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Pesticides and Pollinators

All pollinators are vulnerable to a number of different pesticides. Application of pesticides on flowering plants is the greatest hazard. In 1889, William B. Alwood, horticulturist and pest management specialist at Virginia Agricultural and Mechanical College (now Virginia Tech) cautioned grape growers in Albemarle County (VA) to not spray their grapes when in bloom to avoid killing honey bees. Professor Alwood's advice is the most important practice of pollinator protection when dealing with pesticides.

Taking Action to Help the Native Pollinators in Your Area

There are plenty of things you can do to help native bees and butterflies thrive in your neighborhood!

You can install solitary bee houses.  You can build or purchase a variety of solitary bee houses, which give bees like orchard mason bees and leafcutter bees, a place to nest.  The Xerces Society is the premier organization when it comes to native bee conservation.  At their website you can find valuable information regarding native bees, but also great information about butterfly conservation, and other invertebrates.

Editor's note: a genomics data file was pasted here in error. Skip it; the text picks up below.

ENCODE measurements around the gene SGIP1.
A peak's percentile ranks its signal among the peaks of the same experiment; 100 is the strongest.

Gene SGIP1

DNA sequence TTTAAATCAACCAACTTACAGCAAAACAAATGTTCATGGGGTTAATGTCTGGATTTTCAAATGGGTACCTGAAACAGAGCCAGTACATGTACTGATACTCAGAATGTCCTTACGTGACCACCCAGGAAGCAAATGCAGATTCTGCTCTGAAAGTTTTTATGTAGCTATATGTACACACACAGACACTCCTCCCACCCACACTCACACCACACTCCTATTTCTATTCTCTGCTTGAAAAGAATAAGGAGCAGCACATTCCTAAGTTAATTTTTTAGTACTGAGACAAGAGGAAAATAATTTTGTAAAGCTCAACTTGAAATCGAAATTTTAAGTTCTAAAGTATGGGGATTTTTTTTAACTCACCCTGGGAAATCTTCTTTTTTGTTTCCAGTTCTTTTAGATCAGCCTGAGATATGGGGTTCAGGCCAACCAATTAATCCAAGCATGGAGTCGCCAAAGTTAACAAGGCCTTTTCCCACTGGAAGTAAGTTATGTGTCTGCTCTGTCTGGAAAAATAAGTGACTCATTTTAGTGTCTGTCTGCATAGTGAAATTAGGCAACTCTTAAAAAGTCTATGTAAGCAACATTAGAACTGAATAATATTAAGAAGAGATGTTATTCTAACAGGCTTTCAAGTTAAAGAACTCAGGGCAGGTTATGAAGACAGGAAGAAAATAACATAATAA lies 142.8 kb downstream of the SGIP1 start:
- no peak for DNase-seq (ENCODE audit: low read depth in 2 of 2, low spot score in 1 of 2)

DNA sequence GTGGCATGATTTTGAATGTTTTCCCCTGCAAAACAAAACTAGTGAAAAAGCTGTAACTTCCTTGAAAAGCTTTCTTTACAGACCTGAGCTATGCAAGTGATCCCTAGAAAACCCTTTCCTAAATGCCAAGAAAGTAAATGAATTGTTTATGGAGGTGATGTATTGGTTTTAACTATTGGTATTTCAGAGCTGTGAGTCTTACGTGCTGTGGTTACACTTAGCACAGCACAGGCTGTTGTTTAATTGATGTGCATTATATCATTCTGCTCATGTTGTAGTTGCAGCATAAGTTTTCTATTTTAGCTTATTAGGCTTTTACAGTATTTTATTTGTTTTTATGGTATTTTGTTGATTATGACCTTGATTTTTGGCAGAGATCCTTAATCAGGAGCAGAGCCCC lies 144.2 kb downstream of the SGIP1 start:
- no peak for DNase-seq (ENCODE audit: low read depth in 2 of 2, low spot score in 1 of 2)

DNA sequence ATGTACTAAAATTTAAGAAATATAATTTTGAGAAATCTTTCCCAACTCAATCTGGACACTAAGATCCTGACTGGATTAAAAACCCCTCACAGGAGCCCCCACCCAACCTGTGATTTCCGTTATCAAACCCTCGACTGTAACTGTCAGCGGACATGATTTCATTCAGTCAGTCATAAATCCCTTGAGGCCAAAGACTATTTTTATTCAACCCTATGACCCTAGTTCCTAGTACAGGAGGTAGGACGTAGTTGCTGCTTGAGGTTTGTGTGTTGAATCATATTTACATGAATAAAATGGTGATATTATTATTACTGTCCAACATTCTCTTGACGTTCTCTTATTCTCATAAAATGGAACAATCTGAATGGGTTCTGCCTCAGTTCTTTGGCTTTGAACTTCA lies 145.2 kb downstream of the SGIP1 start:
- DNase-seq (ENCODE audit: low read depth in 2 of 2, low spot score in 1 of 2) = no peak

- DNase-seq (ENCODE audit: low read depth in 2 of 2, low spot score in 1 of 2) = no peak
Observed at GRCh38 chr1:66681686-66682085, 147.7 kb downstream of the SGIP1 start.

You can plant flowers, bushes, and trees, that are particularly suited to flourish in our ecoregion.  If you want to find planting guides for different parts of the country, you can get your free guide by entering your zip code at the Pollinator Partnership website.  There is also an excellent new app called BeeSmart Pollinator Gardener (for Android and Apple products) from Pollinator Partnership that enables you to select plants for pollinators specific to your area.

 

Virginia Native Plant Society is a good resource on native plants for pollinators, and has plenty of opportunities to get involved in habitat conservation.

 

 

You can protect the environment so the bees have a safer place to live.  One of the most important things you can do for the native pollinators is to use pesticides wisely.  That means, when you must use a pesticide, always follow the label instructions, use only as much as proscribed, and then store or dispose of the pesticide properly.  Specific recommendations for consumers can be found at the Virginia Tech Pesticide Programs website.

 

 

You can stay informed by getting science-based information about pesticides, pollinators, and other insects, from reliable sources. Four Facebook sites where you can get started are:


Larry the Label Jr.

Hokie BugFest

Relax, I’m an Entomologist

Let Them Bee

 

Additionally, Virginia Cooperative Extension has a very good fact sheet on “Native and Solitary bees of Virginia”

 

Thanks for visiting our page.  Please get active to help protect all the valuable pollinators in your area.

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